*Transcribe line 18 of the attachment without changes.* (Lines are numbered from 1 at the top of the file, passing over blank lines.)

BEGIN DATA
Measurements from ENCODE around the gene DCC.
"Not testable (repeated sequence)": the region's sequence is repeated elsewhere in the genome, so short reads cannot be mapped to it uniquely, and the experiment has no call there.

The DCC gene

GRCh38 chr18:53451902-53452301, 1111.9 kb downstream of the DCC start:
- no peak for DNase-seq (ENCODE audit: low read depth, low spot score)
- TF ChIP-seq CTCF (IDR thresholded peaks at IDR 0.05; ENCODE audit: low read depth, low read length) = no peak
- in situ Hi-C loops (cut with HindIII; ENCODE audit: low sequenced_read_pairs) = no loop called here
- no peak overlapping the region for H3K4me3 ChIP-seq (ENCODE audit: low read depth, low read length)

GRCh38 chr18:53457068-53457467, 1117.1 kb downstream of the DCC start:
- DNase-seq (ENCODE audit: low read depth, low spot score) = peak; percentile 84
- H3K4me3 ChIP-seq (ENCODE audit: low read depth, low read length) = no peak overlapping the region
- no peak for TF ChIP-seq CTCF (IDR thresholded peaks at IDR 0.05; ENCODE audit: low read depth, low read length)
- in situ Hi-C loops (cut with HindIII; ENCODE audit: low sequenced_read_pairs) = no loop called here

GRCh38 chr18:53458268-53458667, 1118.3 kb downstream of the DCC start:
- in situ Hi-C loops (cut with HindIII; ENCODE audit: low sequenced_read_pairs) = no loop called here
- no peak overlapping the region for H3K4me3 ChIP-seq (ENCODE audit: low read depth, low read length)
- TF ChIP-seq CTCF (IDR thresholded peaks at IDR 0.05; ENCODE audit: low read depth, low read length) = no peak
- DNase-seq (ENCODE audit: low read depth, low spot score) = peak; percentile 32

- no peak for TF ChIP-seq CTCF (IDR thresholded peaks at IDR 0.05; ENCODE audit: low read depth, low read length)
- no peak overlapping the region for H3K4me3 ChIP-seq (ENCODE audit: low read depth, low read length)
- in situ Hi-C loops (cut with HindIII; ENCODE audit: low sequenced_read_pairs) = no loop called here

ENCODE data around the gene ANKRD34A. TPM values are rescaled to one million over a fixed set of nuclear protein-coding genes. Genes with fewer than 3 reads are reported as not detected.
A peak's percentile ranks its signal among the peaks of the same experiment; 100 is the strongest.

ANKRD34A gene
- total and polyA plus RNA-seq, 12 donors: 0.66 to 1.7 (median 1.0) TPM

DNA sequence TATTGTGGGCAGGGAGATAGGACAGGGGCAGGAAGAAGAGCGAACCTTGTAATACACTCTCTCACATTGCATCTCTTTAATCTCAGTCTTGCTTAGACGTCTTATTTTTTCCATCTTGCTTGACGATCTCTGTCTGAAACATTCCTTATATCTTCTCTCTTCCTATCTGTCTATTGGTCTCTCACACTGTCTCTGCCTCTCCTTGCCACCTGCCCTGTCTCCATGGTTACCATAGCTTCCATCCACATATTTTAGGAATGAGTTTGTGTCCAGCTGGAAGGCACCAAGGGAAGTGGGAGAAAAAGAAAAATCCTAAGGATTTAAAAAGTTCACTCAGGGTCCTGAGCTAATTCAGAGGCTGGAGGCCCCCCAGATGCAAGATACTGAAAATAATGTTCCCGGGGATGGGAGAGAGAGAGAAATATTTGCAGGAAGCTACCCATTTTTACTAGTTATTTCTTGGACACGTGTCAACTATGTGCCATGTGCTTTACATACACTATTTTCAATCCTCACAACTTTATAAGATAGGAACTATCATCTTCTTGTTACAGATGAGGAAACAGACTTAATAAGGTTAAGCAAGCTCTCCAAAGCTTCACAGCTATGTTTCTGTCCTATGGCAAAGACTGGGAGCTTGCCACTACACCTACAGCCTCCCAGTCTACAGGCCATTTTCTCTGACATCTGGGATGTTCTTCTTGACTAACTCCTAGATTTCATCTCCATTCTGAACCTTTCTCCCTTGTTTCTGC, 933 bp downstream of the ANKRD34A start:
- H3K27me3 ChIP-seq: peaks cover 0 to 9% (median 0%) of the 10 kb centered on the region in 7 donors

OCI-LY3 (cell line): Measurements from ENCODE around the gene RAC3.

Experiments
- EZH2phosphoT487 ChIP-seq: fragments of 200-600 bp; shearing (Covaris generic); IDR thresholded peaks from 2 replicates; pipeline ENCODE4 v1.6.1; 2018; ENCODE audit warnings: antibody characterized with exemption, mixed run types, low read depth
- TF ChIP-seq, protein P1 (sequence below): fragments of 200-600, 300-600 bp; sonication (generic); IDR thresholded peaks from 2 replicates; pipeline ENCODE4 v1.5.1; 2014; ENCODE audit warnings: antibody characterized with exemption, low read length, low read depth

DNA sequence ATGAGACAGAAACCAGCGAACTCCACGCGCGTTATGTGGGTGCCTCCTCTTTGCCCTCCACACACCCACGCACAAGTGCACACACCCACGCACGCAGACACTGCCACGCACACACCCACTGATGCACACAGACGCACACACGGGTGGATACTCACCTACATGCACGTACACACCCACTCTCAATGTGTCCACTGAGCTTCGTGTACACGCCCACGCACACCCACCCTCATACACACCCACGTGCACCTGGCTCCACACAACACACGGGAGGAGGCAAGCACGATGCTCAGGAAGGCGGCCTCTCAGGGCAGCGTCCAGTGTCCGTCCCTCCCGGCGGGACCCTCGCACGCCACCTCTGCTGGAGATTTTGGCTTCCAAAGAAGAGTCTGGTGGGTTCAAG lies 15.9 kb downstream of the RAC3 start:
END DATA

- DNase-seq (ENCODE audit: low read depth, low spot score) = peak; percentile 32